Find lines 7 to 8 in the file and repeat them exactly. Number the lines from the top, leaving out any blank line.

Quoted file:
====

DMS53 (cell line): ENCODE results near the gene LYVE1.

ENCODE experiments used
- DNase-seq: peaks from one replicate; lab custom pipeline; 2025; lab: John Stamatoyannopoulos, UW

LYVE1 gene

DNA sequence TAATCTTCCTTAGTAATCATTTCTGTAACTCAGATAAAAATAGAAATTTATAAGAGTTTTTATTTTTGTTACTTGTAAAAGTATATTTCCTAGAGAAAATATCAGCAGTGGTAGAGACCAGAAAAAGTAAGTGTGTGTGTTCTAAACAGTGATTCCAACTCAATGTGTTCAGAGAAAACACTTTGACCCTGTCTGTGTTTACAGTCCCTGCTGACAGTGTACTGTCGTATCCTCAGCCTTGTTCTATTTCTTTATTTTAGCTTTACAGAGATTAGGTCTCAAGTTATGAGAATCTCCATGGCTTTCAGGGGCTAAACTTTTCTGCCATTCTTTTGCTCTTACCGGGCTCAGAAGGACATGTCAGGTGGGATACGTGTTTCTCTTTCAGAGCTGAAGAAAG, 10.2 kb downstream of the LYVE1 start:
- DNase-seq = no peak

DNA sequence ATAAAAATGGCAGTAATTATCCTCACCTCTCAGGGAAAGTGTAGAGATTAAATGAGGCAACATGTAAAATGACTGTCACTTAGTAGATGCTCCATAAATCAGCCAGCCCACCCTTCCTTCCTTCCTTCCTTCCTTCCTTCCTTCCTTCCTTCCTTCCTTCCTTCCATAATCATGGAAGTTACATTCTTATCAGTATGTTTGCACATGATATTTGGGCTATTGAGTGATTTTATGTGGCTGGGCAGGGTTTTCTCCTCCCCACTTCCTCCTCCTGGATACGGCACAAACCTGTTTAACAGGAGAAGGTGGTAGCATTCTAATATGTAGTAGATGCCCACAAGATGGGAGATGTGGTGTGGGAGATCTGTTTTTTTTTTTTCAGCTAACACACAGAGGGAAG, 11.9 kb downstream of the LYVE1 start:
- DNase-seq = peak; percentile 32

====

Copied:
DNA sequence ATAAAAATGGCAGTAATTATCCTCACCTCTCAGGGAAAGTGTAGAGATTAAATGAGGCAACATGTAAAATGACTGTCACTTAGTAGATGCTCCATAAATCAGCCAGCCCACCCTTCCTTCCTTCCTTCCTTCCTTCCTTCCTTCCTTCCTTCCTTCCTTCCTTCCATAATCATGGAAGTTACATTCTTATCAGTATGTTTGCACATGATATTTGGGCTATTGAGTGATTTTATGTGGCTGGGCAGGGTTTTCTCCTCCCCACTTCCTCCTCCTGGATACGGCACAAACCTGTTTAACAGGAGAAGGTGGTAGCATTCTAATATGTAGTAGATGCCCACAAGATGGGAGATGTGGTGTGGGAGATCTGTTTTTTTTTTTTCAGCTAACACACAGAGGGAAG, 11.9 kb downstream of the LYVE1 start:
- DNase-seq = peak; percentile 32